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Prognosis of Friedreich's Ataxia

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Friedreich's ataxia is a genetically inherited disorder, which “causes progressive damage to the nervous system resulting in symptoms ranging from muscle weakness and speech problems to heart disease,” according to the ]]>National Institute of Neurological Disorders and Stroke (NINDS)]]>. The ]]>National Institutes of Health (NIH)]]> adds that one in 22,000 to 29,000 develop Friedreich's ataxia.

For a patient to develop Friedreich's ataxia, she must receive the abnormal genes from both parents; this is referred to as an autosomal recessive genetic disorder. It is possible for both parents to be carriers (each having only one abnormal gene copy) and pass the disorder on. The gene responsible for Friedreich's ataxia is Frataxin, or FXN, which is found on chromosome nine. The abnormality with FXN results in an overproduction of the trinucleotide repeat, or GAA. The NIH states that a Friedreich's ataxia patient has 1,000 copies of GAA in her body, compared to eight or thirty in a non-Friedreich's ataxia patient; higher GAA quantities cause an earlier onset and faster progression of the disorder.

The NINDS notes that the onset of Friedreich's ataxia is usually during childhood, between the ages five and fifteen; however, the earliest onset is 18 months, and the latest onset is 30 years. The first symptoms affect mobility, such as walking, and then progress to the arms and trunk. Another issue that can arise from Friedreich's ataxia is scoliosis, which is a condition that causes curvature of the spine; the NINDS warns that this can cause breathing problems in some patients. Distortion to the foot is another problem: clubfoot, hammer toes, flexion of toes (involuntary bending), and foot inversion (turning in) can occur. In addition to the mobility problems, the patient may also experience a loss of coordination and lack of reflexes in the legs. The NIH adds that ten percent of patients suffer from hearing loss. Other symptoms of Friedreich's ataxia are abnormal speech and vision problems.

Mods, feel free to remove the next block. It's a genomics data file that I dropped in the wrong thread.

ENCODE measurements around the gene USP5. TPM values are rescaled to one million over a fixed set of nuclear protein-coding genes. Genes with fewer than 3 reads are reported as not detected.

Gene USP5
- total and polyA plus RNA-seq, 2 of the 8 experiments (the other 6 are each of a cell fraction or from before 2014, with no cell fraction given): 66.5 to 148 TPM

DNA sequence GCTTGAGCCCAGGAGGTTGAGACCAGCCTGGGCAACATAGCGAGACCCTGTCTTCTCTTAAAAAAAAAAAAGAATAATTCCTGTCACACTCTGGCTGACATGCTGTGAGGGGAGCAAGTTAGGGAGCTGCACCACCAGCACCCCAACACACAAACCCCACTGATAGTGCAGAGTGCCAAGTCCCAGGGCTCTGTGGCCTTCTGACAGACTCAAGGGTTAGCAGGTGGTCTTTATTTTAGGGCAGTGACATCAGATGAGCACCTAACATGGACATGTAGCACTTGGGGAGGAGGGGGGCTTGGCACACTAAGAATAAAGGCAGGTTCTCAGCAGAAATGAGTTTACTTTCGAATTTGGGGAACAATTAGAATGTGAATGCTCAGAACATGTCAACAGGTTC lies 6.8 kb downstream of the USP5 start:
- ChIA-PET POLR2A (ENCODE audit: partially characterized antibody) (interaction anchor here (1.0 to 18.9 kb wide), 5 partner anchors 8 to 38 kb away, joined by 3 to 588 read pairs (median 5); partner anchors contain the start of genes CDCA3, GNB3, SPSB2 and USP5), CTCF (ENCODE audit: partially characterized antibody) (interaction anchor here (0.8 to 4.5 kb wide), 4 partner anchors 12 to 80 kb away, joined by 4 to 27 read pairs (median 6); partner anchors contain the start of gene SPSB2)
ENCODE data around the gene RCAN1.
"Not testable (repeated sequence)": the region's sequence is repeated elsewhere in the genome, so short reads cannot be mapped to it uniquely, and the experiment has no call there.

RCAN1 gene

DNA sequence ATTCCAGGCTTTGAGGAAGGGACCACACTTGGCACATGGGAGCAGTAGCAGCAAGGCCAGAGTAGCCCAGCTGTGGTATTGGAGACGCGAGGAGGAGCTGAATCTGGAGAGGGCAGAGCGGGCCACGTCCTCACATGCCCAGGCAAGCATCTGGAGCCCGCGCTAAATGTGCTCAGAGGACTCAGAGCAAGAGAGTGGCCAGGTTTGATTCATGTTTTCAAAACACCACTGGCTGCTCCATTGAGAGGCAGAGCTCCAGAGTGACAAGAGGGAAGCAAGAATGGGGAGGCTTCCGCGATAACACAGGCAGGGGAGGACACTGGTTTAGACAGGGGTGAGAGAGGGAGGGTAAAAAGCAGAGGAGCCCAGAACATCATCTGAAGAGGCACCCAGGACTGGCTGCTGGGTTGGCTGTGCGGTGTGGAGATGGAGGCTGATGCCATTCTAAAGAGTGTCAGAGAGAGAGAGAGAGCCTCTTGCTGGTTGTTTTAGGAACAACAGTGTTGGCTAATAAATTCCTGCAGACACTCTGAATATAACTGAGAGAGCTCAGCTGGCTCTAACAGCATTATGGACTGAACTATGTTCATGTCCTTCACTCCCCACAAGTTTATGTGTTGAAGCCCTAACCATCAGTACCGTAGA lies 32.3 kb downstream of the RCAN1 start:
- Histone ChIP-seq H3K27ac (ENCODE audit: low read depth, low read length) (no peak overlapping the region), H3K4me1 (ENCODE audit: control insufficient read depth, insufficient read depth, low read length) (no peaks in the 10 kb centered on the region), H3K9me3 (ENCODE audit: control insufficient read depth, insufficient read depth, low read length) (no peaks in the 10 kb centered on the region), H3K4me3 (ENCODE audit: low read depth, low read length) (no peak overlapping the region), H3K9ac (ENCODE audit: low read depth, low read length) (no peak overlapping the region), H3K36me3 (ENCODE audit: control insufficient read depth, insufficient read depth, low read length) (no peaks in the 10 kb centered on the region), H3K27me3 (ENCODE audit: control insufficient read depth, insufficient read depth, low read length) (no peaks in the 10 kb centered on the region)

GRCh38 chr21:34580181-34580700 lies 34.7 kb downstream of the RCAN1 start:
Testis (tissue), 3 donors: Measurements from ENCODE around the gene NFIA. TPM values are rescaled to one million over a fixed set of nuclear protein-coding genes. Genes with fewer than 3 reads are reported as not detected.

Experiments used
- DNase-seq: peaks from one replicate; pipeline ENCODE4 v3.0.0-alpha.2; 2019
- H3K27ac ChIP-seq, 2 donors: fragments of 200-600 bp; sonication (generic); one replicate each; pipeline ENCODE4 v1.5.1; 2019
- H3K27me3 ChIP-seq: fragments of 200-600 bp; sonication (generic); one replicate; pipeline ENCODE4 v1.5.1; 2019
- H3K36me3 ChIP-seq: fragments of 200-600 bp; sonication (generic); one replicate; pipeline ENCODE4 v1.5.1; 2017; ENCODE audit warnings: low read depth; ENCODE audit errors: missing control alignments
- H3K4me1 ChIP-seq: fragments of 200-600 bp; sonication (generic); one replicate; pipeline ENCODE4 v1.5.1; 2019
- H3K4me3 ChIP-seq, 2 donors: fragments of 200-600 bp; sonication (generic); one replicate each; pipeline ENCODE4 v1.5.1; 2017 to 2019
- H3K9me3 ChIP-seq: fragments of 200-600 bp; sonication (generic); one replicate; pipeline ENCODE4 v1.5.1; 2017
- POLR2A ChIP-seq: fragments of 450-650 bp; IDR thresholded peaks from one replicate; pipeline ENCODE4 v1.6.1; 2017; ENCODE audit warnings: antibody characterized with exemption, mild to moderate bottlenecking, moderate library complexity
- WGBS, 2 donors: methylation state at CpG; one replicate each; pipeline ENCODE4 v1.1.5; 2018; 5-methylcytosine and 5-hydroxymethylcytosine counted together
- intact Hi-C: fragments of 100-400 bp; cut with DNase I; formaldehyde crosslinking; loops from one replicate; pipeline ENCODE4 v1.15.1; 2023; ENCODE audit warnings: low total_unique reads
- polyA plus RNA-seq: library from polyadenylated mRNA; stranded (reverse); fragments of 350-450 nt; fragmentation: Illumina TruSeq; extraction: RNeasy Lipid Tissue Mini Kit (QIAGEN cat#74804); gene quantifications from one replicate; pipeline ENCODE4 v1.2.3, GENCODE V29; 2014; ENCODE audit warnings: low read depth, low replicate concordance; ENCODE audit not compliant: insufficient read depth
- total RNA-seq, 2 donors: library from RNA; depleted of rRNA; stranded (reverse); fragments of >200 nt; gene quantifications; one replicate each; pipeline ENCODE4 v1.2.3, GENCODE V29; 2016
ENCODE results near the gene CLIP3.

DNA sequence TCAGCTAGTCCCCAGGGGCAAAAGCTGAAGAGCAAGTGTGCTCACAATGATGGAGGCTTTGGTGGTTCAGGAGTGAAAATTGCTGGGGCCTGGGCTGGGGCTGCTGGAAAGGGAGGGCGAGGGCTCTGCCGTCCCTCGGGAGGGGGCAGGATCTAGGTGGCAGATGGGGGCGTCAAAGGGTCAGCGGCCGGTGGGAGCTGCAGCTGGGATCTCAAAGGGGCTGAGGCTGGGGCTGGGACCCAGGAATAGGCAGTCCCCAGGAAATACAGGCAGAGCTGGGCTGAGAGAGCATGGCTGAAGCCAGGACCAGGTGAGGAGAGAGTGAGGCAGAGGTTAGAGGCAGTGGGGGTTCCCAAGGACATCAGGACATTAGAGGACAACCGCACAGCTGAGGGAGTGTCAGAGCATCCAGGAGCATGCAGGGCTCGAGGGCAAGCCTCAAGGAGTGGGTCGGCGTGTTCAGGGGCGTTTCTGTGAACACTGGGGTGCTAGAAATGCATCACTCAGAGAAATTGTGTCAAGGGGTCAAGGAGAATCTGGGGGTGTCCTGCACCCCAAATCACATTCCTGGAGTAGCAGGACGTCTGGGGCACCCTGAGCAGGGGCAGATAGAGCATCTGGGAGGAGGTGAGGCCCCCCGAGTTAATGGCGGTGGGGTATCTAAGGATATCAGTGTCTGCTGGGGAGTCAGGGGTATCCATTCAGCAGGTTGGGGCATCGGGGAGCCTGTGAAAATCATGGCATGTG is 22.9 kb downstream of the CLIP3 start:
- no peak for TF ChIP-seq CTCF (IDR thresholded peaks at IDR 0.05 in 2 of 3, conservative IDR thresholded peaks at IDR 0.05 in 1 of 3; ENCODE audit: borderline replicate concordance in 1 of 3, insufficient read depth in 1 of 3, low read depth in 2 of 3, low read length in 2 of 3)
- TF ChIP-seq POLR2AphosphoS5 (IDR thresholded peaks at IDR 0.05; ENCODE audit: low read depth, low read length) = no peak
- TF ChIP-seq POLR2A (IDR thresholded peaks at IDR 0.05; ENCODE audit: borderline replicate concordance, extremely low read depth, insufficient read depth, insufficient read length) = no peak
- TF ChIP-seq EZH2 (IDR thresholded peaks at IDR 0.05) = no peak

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We value and respect our HERWriters' experiences, but everyone is different. Many of our writers are speaking from personal experience, and what's worked for them may not work for you. Their articles are not a substitute for medical advice, although we hope you can gain knowledge from their insight.

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